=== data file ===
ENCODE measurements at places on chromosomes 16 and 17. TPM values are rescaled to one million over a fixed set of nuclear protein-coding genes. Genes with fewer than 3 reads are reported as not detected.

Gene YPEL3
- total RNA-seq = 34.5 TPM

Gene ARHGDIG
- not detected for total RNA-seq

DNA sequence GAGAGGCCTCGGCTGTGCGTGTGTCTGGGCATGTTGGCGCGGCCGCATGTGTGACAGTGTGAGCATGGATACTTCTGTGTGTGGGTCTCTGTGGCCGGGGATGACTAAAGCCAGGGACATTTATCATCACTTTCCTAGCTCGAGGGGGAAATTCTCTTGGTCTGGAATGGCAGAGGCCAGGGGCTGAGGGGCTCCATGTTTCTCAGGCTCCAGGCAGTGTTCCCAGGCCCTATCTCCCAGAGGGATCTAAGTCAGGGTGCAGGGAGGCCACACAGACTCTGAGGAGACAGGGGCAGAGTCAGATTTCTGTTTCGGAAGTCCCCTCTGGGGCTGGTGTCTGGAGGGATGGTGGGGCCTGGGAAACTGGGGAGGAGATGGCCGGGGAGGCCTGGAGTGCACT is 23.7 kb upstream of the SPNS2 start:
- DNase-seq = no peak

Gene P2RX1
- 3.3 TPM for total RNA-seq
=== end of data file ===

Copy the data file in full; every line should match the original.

ENCODE measurements at places on chromosomes 16 and 17. TPM values are rescaled to one million over a fixed set of nuclear protein-coding genes. Genes with fewer than 3 reads are reported as not detected.

Gene YPEL3
- total RNA-seq = 34.5 TPM

Gene ARHGDIG
- not detected for total RNA-seq

DNA sequence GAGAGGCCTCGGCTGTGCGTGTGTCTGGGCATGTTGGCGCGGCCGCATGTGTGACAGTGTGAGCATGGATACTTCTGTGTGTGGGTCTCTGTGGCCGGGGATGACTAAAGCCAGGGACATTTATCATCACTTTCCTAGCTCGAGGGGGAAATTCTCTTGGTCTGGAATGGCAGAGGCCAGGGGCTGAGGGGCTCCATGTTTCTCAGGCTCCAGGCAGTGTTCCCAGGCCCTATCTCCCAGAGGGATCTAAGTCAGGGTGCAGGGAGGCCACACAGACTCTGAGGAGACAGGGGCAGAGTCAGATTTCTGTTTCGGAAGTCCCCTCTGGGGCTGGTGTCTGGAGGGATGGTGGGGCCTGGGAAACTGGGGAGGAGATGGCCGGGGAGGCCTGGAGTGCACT is 23.7 kb upstream of the SPNS2 start:
- DNase-seq = no peak

Gene P2RX1
- 3.3 TPM for total RNA-seq